The Union government introduced a smartphone application, Jaldoot, jointly created by the Rural Development and Panchayati Raj Ministries, to monitor groundwater levels across the country in response to the fast decreasing water table, which threatens to force several regions into drought.Source: PIB
Introducing the Jaldoot App
Gram Rojgar Sahayak (GRS) will be able to check the water level in specific wells twice a year using the Jaldoot app (pre-monsoon and post-monsoon).
A sufficient number of measurement sites (two or three) must be chosen in each community. A village’s ground water level may be estimated using these.
By providing panchayats with reliable data, the app will aid in the improvement of infrastructure planning. Information gathered on groundwater might be used in the planning processes for the Gram Panchayat Development Plan (GPDP) and the Mahatma Gandhi National Rural Employment Guarantee Act (Mahatma Gandhi NREGA).
Additionally, the information may be put to a variety of research and other uses.
The Jaldoot App in Action
This app will be used in every region of the country to record the water level in a random sample of two or three wells in each community.
Two times a year, from May 1st to May 31st (during the pre-monsoon period) and again from October 1st to October 31st (during the post-monsoon period), manual measurements of water levels in open wells will be taken.
On each occasion of water level measurement, Jaldoots (the officers tasked with taking readings) should also upload the geo-tagged images via the app.
It’s possible to use this mobile app without an internet connection. Because of this, water levels may be recorded even when there is no network connection; data will be saved in the mobile device and synced with the server whenever the device returns to a network area.
The Jaldoots’ ongoing contributions to the database at National Water Informatics Centre (NWIC) would allow for the generation of reports that would be of service to a wide range of people. The JALDOOT online site provides reports on water levels, the monsoon, and registered users.Source: The First Post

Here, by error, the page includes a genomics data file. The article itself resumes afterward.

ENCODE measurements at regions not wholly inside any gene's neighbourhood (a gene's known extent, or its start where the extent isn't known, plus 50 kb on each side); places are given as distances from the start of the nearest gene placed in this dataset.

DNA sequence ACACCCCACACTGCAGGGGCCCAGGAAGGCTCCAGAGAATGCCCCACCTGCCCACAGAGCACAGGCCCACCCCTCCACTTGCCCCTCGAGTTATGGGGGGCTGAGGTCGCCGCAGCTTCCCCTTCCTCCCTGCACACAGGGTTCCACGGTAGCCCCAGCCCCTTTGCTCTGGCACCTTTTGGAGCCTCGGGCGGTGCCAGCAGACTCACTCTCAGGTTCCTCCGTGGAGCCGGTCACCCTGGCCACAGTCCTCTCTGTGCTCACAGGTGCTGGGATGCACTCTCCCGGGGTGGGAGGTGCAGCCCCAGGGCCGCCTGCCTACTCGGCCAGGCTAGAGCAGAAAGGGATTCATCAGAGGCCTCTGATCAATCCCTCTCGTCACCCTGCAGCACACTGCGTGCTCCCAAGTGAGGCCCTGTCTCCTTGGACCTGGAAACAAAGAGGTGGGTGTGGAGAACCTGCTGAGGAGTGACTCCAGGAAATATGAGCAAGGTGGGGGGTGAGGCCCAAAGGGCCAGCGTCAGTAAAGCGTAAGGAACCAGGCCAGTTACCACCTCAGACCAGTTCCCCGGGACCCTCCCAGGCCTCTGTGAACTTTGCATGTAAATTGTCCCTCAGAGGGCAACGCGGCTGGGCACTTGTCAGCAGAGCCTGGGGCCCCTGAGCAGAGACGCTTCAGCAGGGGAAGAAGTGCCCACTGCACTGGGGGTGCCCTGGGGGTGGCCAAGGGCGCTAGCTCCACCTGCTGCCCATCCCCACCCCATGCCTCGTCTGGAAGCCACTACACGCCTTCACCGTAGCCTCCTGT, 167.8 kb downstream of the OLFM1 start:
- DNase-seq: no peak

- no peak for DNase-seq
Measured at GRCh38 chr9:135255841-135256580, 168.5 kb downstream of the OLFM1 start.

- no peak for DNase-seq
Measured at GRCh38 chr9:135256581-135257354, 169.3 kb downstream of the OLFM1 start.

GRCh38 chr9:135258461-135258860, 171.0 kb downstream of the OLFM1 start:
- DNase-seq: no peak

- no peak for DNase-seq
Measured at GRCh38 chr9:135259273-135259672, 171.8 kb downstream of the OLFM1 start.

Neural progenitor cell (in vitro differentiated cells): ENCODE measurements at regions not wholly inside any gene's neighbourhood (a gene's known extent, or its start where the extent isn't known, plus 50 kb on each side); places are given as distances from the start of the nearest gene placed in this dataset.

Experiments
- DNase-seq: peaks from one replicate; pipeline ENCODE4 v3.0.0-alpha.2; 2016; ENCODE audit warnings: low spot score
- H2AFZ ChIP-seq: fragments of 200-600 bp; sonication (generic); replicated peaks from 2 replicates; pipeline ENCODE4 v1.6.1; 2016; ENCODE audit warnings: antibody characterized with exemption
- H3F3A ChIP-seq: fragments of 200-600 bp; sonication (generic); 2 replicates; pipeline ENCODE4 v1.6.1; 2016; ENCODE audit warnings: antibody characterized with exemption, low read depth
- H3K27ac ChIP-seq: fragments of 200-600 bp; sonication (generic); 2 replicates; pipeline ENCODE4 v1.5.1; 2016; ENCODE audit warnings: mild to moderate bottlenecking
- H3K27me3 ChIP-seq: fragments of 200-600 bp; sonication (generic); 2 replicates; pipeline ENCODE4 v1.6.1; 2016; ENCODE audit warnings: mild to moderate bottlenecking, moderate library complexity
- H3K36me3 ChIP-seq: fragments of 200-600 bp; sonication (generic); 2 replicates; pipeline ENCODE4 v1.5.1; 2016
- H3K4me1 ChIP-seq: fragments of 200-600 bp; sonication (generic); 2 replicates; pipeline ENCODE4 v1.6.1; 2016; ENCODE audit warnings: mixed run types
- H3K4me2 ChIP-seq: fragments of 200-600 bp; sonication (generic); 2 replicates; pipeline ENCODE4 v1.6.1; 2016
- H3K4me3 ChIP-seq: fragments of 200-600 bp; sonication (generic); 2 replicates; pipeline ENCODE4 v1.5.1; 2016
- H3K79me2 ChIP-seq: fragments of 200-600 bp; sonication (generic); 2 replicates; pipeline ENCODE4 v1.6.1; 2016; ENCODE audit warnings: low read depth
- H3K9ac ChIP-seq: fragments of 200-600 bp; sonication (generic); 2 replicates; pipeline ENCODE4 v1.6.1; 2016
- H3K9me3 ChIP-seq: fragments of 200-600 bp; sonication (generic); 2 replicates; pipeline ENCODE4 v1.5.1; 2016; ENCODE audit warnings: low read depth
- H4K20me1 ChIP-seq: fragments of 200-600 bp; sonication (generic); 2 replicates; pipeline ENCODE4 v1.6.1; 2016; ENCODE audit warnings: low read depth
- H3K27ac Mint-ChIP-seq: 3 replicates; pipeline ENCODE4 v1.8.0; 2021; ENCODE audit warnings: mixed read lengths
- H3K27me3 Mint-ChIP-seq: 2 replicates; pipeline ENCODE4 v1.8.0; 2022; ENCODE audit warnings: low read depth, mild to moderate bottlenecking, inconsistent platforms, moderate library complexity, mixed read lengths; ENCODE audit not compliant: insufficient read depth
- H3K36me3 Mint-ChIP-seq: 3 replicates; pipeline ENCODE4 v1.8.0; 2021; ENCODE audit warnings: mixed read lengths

The National Water Informatics Centre
To serve as a clearinghouse for current water statistics and related topics, the Government of India established the National Water Informatics Centre (NWIC) in 2018.
To better manage the country’s water supplies, the Ministry of Jal Shakti established the Centre as a subordinate entity within the Department of Water Resources, Research and Development and General Administration.
Gathering data from several sources, creating a new database, cataloguing everything in a geographical information system (GIS) standard, and making all of this data accessible via a scalable web-based interface.
Keeping track of water statistics and information, including collecting, organising, and sharing it.
The exchange of hydro-meteorological data between federal and state agencies Other Water Stakeholders and the Public at Large.
Help users produce high-quality maps with extra value by allowing them to stack many layers of data from a geographic information system convey a holistic perspective of potential water resource outcomes, and Work together with universities and research centres around the country and the world.
The government has adopted several measures to enhance water management in both rural and urban regions, including watershed development, afforestation, water body development and repair, rainwater collection, and so on. Withdrawal of groundwater and use of surface water sources have reached critical levels in many parts of the country, leading to significant depletion of water levels and causing distress to the community and farmers.
Therefore, measuring and observing the levels of water tables across the country has become necessary.Source: Indpaedia
Time to Roll Out Jaldoot App
Improve Water Use Efficiency
Reduce water waste on farms by increasing the use of water-saving technology like precision irrigation (More crop per drop).
In order to improve aquifer recharge and implement sustainable water conservation methods, it is necessary to investigate the potential of
- utilising recycled water from cities for crops and lawns outside of cities.
- encourage more non-governmental funding for a sophisticated irrigation scheme.